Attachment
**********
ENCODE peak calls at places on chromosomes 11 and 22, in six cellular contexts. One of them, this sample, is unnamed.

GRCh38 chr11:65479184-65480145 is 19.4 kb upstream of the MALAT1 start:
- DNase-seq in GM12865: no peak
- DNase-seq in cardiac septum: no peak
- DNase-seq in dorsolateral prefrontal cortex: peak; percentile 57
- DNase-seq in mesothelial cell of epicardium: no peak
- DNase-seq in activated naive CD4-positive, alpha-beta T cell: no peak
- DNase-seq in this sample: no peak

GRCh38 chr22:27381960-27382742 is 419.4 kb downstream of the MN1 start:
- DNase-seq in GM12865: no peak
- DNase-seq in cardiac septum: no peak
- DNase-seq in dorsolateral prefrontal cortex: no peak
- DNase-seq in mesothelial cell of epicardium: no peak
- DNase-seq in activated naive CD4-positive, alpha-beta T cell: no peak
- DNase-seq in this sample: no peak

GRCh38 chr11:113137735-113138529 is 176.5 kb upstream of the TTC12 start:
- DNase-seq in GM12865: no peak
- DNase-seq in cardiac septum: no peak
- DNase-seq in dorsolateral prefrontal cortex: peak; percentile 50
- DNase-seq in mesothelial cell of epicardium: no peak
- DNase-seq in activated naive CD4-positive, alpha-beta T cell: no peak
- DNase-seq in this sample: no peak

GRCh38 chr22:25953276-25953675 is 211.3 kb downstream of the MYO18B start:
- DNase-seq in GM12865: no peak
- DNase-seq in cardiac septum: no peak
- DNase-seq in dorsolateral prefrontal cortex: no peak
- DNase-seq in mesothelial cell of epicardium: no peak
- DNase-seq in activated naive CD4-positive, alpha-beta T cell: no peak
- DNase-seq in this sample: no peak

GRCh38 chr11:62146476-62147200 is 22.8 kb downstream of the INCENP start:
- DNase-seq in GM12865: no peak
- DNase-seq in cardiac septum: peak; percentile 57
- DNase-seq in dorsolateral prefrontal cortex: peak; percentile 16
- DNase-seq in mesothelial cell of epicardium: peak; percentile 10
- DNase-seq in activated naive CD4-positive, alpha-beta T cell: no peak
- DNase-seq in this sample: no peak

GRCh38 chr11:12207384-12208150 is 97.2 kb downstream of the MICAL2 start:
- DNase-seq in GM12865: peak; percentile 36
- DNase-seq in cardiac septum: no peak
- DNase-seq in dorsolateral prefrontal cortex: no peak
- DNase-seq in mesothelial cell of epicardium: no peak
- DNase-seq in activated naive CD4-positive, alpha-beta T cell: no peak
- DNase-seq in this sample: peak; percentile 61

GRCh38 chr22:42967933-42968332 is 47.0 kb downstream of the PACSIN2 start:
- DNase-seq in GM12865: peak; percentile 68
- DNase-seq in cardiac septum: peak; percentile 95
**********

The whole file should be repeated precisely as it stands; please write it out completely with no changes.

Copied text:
ENCODE peak calls at places on chromosomes 11 and 22, in six cellular contexts. One of them, this sample, is unnamed.

GRCh38 chr11:65479184-65480145 is 19.4 kb upstream of the MALAT1 start:
- DNase-seq in GM12865: no peak
- DNase-seq in cardiac septum: no peak
- DNase-seq in dorsolateral prefrontal cortex: peak; percentile 57
- DNase-seq in mesothelial cell of epicardium: no peak
- DNase-seq in activated naive CD4-positive, alpha-beta T cell: no peak
- DNase-seq in this sample: no peak

GRCh38 chr22:27381960-27382742 is 419.4 kb downstream of the MN1 start:
- DNase-seq in GM12865: no peak
- DNase-seq in cardiac septum: no peak
- DNase-seq in dorsolateral prefrontal cortex: no peak
- DNase-seq in mesothelial cell of epicardium: no peak
- DNase-seq in activated naive CD4-positive, alpha-beta T cell: no peak
- DNase-seq in this sample: no peak

GRCh38 chr11:113137735-113138529 is 176.5 kb upstream of the TTC12 start:
- DNase-seq in GM12865: no peak
- DNase-seq in cardiac septum: no peak
- DNase-seq in dorsolateral prefrontal cortex: peak; percentile 50
- DNase-seq in mesothelial cell of epicardium: no peak
- DNase-seq in activated naive CD4-positive, alpha-beta T cell: no peak
- DNase-seq in this sample: no peak

GRCh38 chr22:25953276-25953675 is 211.3 kb downstream of the MYO18B start:
- DNase-seq in GM12865: no peak
- DNase-seq in cardiac septum: no peak
- DNase-seq in dorsolateral prefrontal cortex: no peak
- DNase-seq in mesothelial cell of epicardium: no peak
- DNase-seq in activated naive CD4-positive, alpha-beta T cell: no peak
- DNase-seq in this sample: no peak

GRCh38 chr11:62146476-62147200 is 22.8 kb downstream of the INCENP start:
- DNase-seq in GM12865: no peak
- DNase-seq in cardiac septum: peak; percentile 57
- DNase-seq in dorsolateral prefrontal cortex: peak; percentile 16
- DNase-seq in mesothelial cell of epicardium: peak; percentile 10
- DNase-seq in activated naive CD4-positive, alpha-beta T cell: no peak
- DNase-seq in this sample: no peak

GRCh38 chr11:12207384-12208150 is 97.2 kb downstream of the MICAL2 start:
- DNase-seq in GM12865: peak; percentile 36
- DNase-seq in cardiac septum: no peak
- DNase-seq in dorsolateral prefrontal cortex: no peak
- DNase-seq in mesothelial cell of epicardium: no peak
- DNase-seq in activated naive CD4-positive, alpha-beta T cell: no peak
- DNase-seq in this sample: peak; percentile 61

GRCh38 chr22:42967933-42968332 is 47.0 kb downstream of the PACSIN2 start:
- DNase-seq in GM12865: peak; percentile 68
- DNase-seq in cardiac septum: peak; percentile 95